Disclaimer: The views expressed by Nitin Sethi in this article are his alone and do not reflect the views of the NYSAC.
When the State of New York agreed, in 2017, to award a $22 million settlement package to Magomed Abdusalamov, the Russian heavyweight who incurred life-threatening brain damage during a fight at Madison Square Garden in 2013 and whose subsequent treatment called into question the policies and procedures of those who supervise combat sports, his lawyer, Paul Edelstein, was far from satisfied. No amount of financial compensation, after all, was going to change the fact that Abdusalamov would never be able to do the simplest tasks on his own, much less hold a normal conversation with his wife and three daughters. The state, which oversaw the fight, was sensitive to this, “which is why they paid what they did,” Edelstein said.
But there was still the matter of the ringside doctors to consider, specifically the three individual practitioners whose responsibility that fateful night was to make sure that Abdusalamov was cared for properly during and after the fight. So, on behalf of Abdusalamov and his family, Edelstein also sued the three ringside physicians for medical malpractice and negligence. (At the time, ring doctors were hired by the state as independent contractors and thus were not indemnified from lawsuits; that changed in September 2016, when legislation, at the urging of then-executive director David Berlin, was passed making them employees of the state. Maryland is the only other state that offers such protection.) The lawsuit’s chances for success seemed to dim, however, when, in September 2017, a judge dismissed the case against one of the defendants, Gerard Varlotta, an NYC-based orthopedic surgeon. Edelstein quickly appealed, and in a remarkable turn of events that took place last week, nearly two years later, the same judge who threw out the case against Varlotta had now reversed her initial decision. Varlotta, as Edelstein put it, must now “either pay or get on the stand and face a jury.”
The efforts of Edelstein and Abdusalamov’s family were not limited to the courtroom. At a press conference in front of the steps of Madison Square Garden just weeks after the settlement, Edelstein appeared with a wheelchair-bound Abdusalamov and his wife to make a passionate plea to New York state to pass “Mago’s Law,” a proposed bill that seeks to raise the level of post-fight care, so that what happened to Abdusalamov does not happen to another fighter. Specifically, the bill calls for the treatment of any combat sports participant as an emergency room patient.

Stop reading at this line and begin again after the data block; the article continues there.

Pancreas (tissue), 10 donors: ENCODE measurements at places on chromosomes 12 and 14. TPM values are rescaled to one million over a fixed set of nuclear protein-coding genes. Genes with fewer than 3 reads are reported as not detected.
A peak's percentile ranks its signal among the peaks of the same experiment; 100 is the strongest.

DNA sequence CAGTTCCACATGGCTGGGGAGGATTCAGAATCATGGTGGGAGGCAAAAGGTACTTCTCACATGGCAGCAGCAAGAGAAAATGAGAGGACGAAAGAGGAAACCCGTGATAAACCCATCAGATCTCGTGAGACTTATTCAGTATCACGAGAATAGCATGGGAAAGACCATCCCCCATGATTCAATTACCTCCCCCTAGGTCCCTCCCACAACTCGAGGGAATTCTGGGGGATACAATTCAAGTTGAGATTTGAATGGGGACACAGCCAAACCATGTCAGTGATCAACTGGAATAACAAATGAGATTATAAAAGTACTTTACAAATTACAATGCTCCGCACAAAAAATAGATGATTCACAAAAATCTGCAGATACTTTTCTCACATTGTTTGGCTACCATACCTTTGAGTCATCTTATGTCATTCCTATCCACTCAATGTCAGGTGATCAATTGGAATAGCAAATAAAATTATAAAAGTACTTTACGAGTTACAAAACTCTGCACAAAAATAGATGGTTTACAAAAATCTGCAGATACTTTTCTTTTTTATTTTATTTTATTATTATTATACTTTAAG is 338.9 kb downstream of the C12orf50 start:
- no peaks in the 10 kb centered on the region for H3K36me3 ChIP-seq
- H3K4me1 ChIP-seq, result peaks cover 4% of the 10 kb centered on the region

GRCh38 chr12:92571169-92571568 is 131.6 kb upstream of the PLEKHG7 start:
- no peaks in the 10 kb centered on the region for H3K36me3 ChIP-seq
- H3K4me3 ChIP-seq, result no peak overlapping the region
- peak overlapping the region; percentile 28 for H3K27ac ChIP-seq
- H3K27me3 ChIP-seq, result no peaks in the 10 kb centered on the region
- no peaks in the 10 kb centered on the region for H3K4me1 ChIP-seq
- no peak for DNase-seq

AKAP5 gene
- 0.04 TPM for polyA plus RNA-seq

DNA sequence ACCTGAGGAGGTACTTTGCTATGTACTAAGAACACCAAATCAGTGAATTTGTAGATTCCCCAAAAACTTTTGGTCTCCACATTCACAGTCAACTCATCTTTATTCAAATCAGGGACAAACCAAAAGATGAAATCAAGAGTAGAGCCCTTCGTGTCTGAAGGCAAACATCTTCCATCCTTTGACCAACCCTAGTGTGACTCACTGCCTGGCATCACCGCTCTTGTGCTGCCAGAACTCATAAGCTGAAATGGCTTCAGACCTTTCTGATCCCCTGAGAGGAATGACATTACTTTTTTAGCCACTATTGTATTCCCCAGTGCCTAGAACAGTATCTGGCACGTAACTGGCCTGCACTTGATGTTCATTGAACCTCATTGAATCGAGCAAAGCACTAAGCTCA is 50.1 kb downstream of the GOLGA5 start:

“If you walk into any emergency room in the country,” Edelstein explained to Hannibal Boxing in a recent phone interview, “and told them that you had been hit in the face, they would do one or two things: They would either give you a CT exam to rule out brain injury or they would hold you or monitor you for long enough so that they can rule out the brain injury. The assumption is going to be that the fighters have a brain injury until they can safely rule it out. Neither of these things happened to ‘Mago’ and I guarantee you they don’t happen to a large percentage of these boxers.”
Though there were varying accounts about happened that night, an investigation by the Inspector General found there to be a general lack of urgency on the part of the inspectors and physicians to account for the fighter’s health. Most conspicuously, instead of being ushered to an ambulance (provided for at every prizefight in the state), Abdusalamov and his team found themselves outside the arena trying to hail a cab to the nearest hospital. “[The inspectors and doctors] didn’t know what to do,” Edelstein recalled. “They put Mago in a position where they abandoned him. With this bill, we hope to use the spotlight that is on Mago to help other guys in much more subtle situations get a better chance.”